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We all exploit it, and with good reason.  The elusive RP/SP eligibility is a sassy beast.  She entices you with peripherals and gaudy cheeses, and let’s you fill up starter spots with relievers and vice versa.  I mean, if cheese and dual-eligibility don’t draw you in, I don’t know what else to say.  As we are basically 45 games into the season for most teams, it is time to reassess the eligibility of some players.  Lots of eligibility has been added to a lot of pitchers, and that is a benefit to your fantasy roster.  Guys like J.C. Ramirez, Matt Andriese, and Jose Urena all have SP next to their names and on the reflexive, the names of Brad Peacock, Archie Bradley, and Jorge de La Rosa have been on some rosters at some points in the year. So do yourself a favor and scour the waivers in your leagues and recheck the eligibility of some of the players that have some use in some leagues.  It is a coveted thing in the preseason, so why not now? Get comfy, it is the closer report for this week!  Lot’s of tibits or bittids for you folks battling dyslexia.

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Justin Smoak isn’t simply the hottest hitter in all of baseball.  No!  There’s more!  He’s hitting near-.400 in the last week with four homers.  But wait, there’s more!  Justin Smoak is the world’s first liquid smoke for a fantasy team.  Put Justin Smoak on your fantasy team and it instantly adds an unmistakable Smoak flavor.  Sick of bland boeuf Welington, try Justin Smoak!  Once you taste Justin Smoak, you’re gonna be like, “Now I know why those crazy Canadians measure everything in meat’ers!”  This Eve is not covering her naughty bits with a fig leaf, she’s wearing Smoak’d beef!  Justin Smoak adds such flavor to a fatty piece of old beef it now becomes lean and fresh, leaving our Spanish customers saying, “Si, newy!”  I don’t want to Bragg about our Liquid Aminos, but Justin Smoak can be added to real-live cows and they take on the unmistakeable smell of an ashtray!  All of this for the low, low price of a waiver wire pickup!  Justin Smoak is too good not to try!  (Awaiting FDA approval.)  Anyway, here’s some more players to Buy or Sell this week in fantasy baseball:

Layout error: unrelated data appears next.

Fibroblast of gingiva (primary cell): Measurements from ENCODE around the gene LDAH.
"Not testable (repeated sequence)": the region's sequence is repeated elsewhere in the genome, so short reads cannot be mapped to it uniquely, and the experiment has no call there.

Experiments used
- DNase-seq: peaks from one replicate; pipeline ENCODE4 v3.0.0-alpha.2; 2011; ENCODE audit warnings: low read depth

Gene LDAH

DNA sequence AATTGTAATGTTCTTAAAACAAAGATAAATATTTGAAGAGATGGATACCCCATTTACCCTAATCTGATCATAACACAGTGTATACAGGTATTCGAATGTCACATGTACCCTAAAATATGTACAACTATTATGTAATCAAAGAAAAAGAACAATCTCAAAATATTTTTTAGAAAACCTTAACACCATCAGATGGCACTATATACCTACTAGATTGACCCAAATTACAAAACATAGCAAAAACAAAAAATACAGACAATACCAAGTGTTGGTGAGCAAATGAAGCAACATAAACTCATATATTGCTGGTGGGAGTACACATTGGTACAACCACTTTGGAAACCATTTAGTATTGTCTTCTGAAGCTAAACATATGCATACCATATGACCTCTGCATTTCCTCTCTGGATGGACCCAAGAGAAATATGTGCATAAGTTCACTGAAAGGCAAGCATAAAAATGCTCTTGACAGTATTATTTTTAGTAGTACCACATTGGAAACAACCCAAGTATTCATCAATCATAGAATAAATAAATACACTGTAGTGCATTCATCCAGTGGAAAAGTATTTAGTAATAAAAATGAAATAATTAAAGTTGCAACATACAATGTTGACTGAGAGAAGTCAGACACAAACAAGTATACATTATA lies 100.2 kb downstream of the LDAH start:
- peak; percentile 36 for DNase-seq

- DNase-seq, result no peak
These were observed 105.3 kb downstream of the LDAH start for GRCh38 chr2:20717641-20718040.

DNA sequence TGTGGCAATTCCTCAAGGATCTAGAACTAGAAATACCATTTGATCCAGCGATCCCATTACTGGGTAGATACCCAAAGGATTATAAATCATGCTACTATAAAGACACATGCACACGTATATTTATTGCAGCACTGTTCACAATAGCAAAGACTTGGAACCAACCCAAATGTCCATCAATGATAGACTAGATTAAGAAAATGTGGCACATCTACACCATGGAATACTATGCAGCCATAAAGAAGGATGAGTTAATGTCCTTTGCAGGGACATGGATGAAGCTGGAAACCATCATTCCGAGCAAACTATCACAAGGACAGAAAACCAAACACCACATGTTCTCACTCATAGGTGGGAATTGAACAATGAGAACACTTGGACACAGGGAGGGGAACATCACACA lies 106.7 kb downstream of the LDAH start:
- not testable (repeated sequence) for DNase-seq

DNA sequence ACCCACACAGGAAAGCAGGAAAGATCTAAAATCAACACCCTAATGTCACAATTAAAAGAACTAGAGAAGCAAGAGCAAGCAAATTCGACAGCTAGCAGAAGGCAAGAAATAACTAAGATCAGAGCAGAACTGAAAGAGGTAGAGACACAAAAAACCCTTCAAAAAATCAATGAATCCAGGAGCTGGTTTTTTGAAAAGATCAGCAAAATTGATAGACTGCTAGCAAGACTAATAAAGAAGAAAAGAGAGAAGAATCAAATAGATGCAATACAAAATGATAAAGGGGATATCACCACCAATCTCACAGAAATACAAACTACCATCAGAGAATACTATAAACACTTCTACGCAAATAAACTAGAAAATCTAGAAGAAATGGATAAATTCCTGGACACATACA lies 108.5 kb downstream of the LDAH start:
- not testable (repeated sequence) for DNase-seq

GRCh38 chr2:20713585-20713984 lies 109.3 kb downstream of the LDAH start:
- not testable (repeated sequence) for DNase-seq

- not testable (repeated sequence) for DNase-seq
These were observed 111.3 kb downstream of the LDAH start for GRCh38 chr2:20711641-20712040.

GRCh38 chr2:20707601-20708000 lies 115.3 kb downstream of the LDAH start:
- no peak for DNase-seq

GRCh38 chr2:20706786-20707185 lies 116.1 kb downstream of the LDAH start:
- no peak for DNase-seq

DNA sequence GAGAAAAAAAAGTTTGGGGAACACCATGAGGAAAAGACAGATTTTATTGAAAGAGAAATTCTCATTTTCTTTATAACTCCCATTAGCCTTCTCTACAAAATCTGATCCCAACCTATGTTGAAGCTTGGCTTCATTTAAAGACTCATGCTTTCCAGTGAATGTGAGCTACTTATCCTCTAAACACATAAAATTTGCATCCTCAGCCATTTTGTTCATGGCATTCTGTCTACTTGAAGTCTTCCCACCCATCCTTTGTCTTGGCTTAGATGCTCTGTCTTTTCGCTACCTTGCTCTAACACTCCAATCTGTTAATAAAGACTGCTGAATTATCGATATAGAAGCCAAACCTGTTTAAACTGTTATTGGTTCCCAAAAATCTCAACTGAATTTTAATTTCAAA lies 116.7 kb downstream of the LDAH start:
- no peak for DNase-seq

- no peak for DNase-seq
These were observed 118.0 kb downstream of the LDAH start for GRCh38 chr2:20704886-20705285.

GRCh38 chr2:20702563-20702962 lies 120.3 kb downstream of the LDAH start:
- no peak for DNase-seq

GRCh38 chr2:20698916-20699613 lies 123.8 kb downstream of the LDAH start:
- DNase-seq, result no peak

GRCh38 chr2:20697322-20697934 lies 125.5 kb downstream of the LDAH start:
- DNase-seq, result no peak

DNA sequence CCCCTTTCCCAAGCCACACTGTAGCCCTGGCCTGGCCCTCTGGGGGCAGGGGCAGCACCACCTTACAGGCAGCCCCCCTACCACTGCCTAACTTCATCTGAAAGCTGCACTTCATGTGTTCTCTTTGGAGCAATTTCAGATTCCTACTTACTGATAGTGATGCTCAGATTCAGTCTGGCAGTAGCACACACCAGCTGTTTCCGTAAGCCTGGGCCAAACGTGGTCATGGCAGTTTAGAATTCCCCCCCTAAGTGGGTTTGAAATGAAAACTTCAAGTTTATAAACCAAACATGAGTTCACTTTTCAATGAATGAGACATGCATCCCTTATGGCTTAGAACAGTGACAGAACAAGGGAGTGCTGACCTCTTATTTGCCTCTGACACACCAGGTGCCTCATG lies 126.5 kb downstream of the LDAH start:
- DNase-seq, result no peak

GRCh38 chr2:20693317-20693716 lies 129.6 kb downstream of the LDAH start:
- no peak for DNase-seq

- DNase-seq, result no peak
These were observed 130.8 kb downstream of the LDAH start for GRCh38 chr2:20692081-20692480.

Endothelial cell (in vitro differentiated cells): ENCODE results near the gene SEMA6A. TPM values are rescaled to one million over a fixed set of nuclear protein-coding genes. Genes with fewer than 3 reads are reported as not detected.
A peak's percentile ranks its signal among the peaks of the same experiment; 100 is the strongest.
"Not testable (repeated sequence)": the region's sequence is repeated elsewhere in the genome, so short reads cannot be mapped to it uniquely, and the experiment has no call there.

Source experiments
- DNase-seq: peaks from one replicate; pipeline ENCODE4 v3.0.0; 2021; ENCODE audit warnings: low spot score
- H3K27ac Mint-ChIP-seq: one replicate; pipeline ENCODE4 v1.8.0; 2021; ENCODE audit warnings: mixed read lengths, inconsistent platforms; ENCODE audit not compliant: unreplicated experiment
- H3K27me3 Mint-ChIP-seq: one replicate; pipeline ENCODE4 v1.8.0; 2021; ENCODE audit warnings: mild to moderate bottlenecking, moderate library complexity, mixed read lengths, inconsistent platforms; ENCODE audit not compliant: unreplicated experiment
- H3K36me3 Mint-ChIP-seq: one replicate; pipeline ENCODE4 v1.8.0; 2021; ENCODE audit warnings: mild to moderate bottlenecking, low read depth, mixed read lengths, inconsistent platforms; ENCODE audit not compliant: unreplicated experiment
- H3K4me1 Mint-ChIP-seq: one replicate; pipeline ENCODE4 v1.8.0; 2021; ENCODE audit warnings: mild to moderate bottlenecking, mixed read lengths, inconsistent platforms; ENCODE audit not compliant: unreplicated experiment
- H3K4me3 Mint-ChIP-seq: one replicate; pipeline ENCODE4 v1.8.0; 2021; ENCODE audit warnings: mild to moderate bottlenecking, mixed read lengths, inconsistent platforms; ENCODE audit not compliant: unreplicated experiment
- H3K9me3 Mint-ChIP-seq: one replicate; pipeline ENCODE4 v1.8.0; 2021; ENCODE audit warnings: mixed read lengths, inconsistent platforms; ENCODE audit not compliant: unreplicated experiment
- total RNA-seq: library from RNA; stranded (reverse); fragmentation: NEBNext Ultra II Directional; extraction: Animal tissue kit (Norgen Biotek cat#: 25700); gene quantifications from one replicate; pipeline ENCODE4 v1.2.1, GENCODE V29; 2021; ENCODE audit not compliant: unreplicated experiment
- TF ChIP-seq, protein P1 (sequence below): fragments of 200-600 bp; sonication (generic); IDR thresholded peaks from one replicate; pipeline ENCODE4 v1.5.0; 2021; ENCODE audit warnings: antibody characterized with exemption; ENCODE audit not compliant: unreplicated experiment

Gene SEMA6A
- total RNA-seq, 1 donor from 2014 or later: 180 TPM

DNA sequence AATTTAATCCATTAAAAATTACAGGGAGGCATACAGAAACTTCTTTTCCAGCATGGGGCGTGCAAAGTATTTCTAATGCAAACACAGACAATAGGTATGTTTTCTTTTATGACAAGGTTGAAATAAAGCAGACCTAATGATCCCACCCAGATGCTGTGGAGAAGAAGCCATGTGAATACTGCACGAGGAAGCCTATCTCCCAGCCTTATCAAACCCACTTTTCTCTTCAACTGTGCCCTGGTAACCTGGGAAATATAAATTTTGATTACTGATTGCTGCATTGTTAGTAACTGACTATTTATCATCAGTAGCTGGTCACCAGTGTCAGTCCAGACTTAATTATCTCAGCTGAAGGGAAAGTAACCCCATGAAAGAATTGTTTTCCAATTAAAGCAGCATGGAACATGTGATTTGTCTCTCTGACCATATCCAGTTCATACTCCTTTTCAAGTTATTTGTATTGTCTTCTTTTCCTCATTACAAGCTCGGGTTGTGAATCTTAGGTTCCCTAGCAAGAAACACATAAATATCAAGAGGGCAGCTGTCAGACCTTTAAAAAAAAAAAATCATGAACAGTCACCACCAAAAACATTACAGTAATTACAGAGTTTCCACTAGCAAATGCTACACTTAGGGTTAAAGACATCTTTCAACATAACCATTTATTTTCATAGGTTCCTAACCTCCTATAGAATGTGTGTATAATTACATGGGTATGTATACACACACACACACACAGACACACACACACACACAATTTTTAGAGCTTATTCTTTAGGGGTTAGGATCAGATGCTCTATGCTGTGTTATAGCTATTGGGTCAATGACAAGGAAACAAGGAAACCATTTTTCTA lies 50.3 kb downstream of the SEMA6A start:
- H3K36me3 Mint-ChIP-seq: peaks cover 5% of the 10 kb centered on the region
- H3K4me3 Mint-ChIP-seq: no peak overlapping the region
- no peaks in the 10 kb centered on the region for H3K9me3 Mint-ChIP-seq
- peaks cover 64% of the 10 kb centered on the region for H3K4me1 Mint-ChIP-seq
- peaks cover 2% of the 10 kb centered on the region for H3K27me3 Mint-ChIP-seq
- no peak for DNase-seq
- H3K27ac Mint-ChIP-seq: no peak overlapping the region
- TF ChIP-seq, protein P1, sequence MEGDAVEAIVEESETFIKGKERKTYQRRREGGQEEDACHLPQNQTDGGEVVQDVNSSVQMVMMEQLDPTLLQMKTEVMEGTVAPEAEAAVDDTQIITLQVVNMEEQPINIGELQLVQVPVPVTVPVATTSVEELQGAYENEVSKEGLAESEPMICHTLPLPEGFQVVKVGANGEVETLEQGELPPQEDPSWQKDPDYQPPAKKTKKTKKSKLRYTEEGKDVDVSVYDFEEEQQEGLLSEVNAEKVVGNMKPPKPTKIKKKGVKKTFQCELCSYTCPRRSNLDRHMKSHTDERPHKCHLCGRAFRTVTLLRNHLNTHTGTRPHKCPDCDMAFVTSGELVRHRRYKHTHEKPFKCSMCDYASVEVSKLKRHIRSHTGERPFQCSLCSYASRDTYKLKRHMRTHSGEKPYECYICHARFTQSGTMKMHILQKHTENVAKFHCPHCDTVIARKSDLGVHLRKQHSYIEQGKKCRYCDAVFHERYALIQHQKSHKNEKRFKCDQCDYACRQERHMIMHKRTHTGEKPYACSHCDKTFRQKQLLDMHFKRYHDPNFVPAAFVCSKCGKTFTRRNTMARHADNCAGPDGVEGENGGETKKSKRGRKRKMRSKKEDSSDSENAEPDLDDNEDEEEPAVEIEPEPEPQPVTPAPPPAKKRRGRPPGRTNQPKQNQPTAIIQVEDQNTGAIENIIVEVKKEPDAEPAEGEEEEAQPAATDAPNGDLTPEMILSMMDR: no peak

Please, blog, may I have some more?

Well, the demise of the active leader in career saves has happened. I can remember the days when he burst on the scene all wide-eyed and rally monkey backed.   That, unfortunately, was a dogs age in closer years.  Hell, most closers now a days are judged by weeks instead of years.  I personally don’t wanna think that he is completely done closing, but I think that he is done closing with the tigers (barring an injury or three).  So now it is the Justin Wilson show.  He is no stranger to high-leverage spots as he has been a critical holds guy for the past three years.  For comparison’s sake, think Tony Watson type of reliever… they even came up together with the Pirates to boot.  So the main question is will Wilson continue as such as the Tigers closer?  I say why not.  Joe Jimenez isn’t ready for prime time yet, or they don’t wanna throw the reigns on him yet.  The team has looked mediocre, and sorta old.  So alleviating Wilson to the closer role does two things: Makes their best reliever in the bullpen the closer, and it gives him even more trade value should the Tigers fall out of the race and eventually sell of some pieces.  Saves are ownable everywhere, and this doesn’t appear to be a committee type thing, so if you own him good on ya.  Let’s see what else is going down on Save Street lately…